The efficacy of acupoint stimulation in the treatment of psychological distress: A meta-analysis

Sandro Alfred Gilomen, Chris Lee

Research output: Contribution to journalArticlepeer-review

18 Citations (Scopus)


Background and objectives Emotional Freedom Techniques (EFT) is a type of therapy involving the stimulation of acupuncture points while using a spoken affirmation to target a psychological issue. While some studies cite data indicating EFT is highly efficacious, findings in other studies are unconvincing. The aim of this meta-analysis was to examine the effect of EFT, particular acupoint stimulation, in the treatment of psychological distress. Method A systematic review of the literature identified 18 randomised control trials published in peer reviewed journals involving a total of 921 participants. Results A moderate effect size (Hedge's g = -0.66: 95% CI: -0.99 to -0.33) and significantly high heterogeneity (I2 = 80.78) across studies was found using a random effects model indicating that EFT, even after removing outliers (decreases in I2 = 72.32 and Hedge's g = -0.51:95% CI:-0.78 to -0.23), appears to produce an effect. The analysis involved 12 studies comparing EFT with waitlist controls, 5 with adjuncts and only 1 comparison with an alternate treatment. Meta-regression and subgroup analyses were conducted to examine the effect of moderators on effect size of symptom change following EFT. Conclusions Due to methodological shortcomings, it was not possible to determine if the effect is due to acupoint stimulation or simply due to treatment elements common with other therapies.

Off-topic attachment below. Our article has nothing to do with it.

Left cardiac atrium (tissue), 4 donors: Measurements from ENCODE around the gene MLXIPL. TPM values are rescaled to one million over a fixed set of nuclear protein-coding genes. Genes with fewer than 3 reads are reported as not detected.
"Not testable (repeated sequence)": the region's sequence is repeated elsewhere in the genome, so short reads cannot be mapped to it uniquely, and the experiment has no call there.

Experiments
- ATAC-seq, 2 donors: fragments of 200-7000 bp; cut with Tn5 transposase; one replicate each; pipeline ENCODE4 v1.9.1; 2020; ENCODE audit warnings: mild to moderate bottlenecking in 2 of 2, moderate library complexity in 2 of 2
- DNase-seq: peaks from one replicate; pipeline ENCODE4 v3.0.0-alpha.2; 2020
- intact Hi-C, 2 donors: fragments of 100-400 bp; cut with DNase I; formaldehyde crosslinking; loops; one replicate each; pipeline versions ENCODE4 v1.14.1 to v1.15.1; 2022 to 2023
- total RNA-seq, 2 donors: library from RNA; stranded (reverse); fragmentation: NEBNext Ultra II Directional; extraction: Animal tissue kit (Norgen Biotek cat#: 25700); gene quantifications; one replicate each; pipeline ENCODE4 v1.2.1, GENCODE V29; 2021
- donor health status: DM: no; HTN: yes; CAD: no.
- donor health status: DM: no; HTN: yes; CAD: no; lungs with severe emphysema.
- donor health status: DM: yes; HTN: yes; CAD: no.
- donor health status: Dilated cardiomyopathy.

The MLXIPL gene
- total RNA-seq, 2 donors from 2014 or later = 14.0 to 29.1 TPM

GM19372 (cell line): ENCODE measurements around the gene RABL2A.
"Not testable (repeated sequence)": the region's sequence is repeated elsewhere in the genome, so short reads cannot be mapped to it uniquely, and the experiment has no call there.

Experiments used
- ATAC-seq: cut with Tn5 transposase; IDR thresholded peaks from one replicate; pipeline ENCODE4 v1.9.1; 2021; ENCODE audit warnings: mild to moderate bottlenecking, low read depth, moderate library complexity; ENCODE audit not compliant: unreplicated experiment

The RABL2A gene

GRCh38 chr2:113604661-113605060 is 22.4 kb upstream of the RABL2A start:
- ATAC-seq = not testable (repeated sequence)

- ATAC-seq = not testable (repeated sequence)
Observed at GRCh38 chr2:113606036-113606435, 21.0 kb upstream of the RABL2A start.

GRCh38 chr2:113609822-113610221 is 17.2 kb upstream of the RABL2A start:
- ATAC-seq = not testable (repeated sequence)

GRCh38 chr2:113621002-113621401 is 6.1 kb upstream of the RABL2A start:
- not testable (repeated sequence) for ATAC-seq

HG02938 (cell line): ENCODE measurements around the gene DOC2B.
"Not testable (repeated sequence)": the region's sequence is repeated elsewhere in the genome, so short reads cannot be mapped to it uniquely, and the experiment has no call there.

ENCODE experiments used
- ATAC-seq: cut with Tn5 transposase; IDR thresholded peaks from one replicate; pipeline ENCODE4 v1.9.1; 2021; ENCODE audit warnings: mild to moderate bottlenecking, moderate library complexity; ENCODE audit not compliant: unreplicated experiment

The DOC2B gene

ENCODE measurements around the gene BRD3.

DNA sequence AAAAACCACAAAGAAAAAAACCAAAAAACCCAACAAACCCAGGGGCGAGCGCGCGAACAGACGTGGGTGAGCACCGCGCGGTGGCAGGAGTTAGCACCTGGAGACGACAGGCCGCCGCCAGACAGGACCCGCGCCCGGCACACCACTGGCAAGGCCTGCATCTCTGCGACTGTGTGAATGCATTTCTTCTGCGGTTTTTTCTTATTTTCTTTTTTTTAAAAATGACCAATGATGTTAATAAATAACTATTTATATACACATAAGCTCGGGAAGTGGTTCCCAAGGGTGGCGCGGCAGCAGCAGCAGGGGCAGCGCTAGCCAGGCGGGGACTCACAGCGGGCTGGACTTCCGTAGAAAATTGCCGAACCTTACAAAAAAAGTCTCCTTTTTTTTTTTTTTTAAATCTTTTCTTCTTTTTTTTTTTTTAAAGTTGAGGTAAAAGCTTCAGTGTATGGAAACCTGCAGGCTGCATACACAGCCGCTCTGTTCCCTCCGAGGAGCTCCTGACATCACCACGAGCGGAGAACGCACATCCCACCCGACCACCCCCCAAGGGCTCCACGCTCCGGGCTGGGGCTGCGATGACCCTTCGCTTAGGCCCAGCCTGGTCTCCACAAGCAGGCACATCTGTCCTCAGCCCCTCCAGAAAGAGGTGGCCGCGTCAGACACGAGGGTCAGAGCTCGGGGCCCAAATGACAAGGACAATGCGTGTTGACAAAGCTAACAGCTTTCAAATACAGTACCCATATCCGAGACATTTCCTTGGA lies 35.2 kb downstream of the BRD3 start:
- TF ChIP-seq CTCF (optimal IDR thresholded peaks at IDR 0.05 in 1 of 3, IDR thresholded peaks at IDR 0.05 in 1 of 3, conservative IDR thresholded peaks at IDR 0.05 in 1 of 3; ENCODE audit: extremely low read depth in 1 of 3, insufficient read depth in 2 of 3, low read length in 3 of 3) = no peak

Original languageEnglish
Pages (from-to)140-148
Number of pages9
JournalJournal of Behavior Therapy and Experimental Psychiatry
Publication statusPublished - 1 Sept 2015
Externally publishedYes


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